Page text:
Another major issue is that the company has no ownership of discussion groups, which creates multiple issues including a lack of reliable provisioning and deprovisioning for employees. So it’s easy for an ex-employer - who may well have joined a competitor - to remain in supposedly confidential discussions.
Likewise there’s every possibility that new joiners aren’t included in relevant groups or - even worse - that people can be deliberately excluded. And on that theme, with no company oversight, it’s very difficult for the company to ensure appropriate behavior within chat groups.
What capabilities does a solution need to have in order to work with enterprise-grade apps?
So, first and foremost, an enterprise-grade messenger is a platform that gives the organization using it ownership and control. That means the company has complete control over it, as it would with corporate email.
The company should be able to decide how and where to host its data; self-hosting either on-premise or in a private cloud, or deciding to use a fully managed hosting solution.
The company is also likely to want to manage the app through its existing single sign-on (SSO) system, so it can manage chat room access. A messaging platform should be suitably flexible to ensure the company can tailor deployment and usage to fit its security profile.
For example SSO integration could also provide one click access from a chat room to another enterprise application. Powerful admin functionality enables the company to create and manage chat rooms, audit conversations, moderate chat rooms, ensure effective provisioning and deprovisioning, antivirus, DLP and all the rest of it.
Control over in-app functionality is also important. Some companies, for example, may need to block in-app functions such as cameras, social media access or screenshots.
What is your perception of e2e encryption currently being used in large messaging apps (iMessage, etc.)?
Most of the main messaging apps are fully owned and controlled by the vendor. All the power sits with the vendor, from the terms and conditions to there being little or no flexibility for the user. They are centralized, proprietary ‘black box’ systems that users simply have to trust.
As a result, you are trusting that the vendor of the platform is actually providing the E2EE service they tell you that they are and that they haven’t implemented a secret back door or any other nasties to enable data mining.
Vendors who are committed to open source (such as Element and Signal) are exceptions. The advantage they offer is that the E2EE code is freely available, so there’s good transparency and are therefore more trustworthy.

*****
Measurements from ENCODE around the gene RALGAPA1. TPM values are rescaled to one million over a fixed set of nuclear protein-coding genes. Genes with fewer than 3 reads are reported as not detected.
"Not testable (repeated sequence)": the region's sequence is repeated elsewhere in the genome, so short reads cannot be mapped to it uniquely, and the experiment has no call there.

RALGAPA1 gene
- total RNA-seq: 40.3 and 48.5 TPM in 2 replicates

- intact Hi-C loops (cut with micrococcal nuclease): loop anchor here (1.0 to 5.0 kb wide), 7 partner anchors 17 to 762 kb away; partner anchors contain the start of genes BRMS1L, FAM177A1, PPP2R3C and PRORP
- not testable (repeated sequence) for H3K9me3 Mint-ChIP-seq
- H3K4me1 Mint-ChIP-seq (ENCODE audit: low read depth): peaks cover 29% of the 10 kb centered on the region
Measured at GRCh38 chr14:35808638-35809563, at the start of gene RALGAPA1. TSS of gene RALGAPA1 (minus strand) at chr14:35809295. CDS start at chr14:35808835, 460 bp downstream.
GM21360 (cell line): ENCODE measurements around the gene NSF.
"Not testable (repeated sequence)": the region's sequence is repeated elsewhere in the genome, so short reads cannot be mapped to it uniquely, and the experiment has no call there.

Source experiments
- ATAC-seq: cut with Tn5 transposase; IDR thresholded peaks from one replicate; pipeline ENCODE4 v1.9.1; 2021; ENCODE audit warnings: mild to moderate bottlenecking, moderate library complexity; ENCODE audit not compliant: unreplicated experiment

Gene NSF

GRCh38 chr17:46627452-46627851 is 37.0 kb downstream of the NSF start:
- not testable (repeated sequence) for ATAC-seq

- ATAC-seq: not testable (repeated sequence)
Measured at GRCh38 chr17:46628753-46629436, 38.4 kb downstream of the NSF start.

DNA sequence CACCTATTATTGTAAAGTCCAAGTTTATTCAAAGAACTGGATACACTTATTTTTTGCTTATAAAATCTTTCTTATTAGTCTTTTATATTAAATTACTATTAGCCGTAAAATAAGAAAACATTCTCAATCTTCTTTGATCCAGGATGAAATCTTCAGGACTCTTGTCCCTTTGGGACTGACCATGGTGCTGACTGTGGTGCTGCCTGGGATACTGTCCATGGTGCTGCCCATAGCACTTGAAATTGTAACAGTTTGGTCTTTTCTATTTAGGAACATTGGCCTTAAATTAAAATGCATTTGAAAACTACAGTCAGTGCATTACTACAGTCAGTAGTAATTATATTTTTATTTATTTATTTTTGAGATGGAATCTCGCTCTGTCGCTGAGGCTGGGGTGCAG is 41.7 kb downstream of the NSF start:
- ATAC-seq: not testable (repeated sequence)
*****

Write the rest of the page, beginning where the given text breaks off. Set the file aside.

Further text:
How do you see encrypted messaging evolving in 2023? Beyond?
We’ll see the usual tug of war between parties who want to use E2EE to help secure communication and improve privacy, and those who want to implement blanket surveillance.
The debate is not made any easier when governments regularly want both. They want the benefit of E2EE to help protect organizations and people against a wide range of threats, and yet simultaneously want to be able to monitor whoever, whatever and whenever. Eventually the debate will mature enough to realize that only genuine, non-backdoored, E2EE can secure conversations.
The other major development will be around interoperability. Governments (especially in Europe) and consumers are tired of Big Tech’s dominance and weary of its commercial surveillance (data mining).
The EU’s Digital Markets Act (DMA) is an example of how regulators are moving to enforce interoperability between messaging apps in a bid to increase competition, improve customer choice and raise security standards. Open standards for real time messaging, such as Matrix, will play a key role in enabling interoperable E2EE.
An open standard for real time E2EE communications is a real game changer. Suddenly, the main benefit of email (that it’s incredibly easy to connect with anyone, regardless of the email client either party uses) gets combined with the ease of use and E2EE associated with messaging apps and the productivity benefits and enterprise functionality of traditional collaboration tools (which, remember, are not E2EE). All of a sudden, entire supply chains can communicate and collaborate in real time with E2EE - and in the case of Matrix, across a highly-resilient decentralized network that ensures data sovereignty.